Simple, we are looking around and trying to find a solution to the problem. We are looking at our friends, 'Oh! Ajay is going to UCLA and Stuart is going to Harvard Business School.' Then we are looking at our teachers who say, 'Boy, you are good at economics, why don't you do that?' Then our parents, 'our family has a lineage of biologists, why don't you do medicine?'
The truth is we do not have an opinion of our own. We are not ready to trust ourselves, our inner self.
We do not know ourselves because we have never consciously tried to be within ourselves. We have always looked outside. Once we look inside and see our strengths, we immediately get the solution because...
the solution is not outside; it is inside us.
Keywords: opinion of ourself
Q: I have all the money I want, my children are settled, now I have nothing to look forward to in life. How do I handle this?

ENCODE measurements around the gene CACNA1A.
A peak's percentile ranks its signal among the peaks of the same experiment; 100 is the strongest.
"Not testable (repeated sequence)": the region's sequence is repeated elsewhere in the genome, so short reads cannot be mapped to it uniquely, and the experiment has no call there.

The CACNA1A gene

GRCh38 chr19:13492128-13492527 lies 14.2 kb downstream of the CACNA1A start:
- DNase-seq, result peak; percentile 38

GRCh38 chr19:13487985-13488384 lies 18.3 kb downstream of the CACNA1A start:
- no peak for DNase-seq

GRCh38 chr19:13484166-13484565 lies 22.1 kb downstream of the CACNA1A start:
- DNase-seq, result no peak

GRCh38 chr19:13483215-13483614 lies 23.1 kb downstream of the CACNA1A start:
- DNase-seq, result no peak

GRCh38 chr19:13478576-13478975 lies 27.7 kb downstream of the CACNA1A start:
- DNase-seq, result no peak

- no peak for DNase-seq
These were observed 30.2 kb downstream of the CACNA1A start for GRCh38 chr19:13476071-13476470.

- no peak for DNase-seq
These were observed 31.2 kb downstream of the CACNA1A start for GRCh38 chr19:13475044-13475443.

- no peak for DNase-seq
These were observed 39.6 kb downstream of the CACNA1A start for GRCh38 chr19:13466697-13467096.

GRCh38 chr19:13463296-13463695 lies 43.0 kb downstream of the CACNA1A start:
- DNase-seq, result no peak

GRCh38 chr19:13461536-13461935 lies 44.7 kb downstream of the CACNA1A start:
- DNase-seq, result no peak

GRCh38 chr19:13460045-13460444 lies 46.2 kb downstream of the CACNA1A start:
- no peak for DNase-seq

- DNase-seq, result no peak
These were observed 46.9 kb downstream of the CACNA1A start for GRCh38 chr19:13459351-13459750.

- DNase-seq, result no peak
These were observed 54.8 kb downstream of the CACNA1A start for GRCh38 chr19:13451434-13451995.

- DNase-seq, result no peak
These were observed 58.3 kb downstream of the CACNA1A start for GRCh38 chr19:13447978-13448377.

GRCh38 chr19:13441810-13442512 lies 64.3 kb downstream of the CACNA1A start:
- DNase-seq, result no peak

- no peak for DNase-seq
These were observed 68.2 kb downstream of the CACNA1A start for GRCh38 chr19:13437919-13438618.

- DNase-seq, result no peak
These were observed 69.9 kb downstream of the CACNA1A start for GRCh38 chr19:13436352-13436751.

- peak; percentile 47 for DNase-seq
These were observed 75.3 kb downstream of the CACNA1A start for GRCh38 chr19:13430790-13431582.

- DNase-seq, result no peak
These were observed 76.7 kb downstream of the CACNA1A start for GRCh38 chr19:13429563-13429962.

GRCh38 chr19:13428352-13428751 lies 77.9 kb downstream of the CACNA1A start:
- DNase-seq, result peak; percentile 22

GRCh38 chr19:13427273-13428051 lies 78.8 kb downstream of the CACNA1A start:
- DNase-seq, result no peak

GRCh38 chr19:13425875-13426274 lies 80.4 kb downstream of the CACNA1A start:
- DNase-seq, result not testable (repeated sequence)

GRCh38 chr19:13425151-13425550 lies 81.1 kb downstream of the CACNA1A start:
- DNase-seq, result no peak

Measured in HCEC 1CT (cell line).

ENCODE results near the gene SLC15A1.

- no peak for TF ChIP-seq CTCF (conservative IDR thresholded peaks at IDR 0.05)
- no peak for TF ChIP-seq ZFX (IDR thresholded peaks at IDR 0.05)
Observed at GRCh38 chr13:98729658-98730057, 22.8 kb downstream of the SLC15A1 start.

This question reminds me of an interesting conversation that I had recently with a close friend of mine. For the past few months, he was TERRIBLY worried about his job. I know because he used to discuss with me. He was worried about whether he should change jobs, whether he should continue where he was, what the pros and cons were, how he would inform his boss if he gets a new job, how to finish the deadlines before that, whether his resume was made well enough, whether he had correctly chosen the list of places to apply to, how to prepare for the interviews, whether his parents would be happy with his decision..... the list was never ending, really!
Recently, he got a job offer that he is happy with. Now he has signed the new contract, has already informed his ex-boss, everyone is happy, including himself. Celebrations also done!
I was chatting with him after that. Here is the uneditted chat excerpt: